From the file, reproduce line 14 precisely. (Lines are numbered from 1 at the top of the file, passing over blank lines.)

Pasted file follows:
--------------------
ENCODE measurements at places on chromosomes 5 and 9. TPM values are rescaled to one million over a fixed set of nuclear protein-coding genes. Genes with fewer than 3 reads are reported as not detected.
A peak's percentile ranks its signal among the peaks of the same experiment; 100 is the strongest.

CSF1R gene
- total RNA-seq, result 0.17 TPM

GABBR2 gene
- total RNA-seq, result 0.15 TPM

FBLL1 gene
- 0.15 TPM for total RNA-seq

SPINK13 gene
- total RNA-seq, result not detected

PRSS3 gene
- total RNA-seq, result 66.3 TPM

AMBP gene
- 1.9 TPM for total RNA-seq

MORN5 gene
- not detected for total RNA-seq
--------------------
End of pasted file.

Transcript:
- 1.9 TPM for total RNA-seq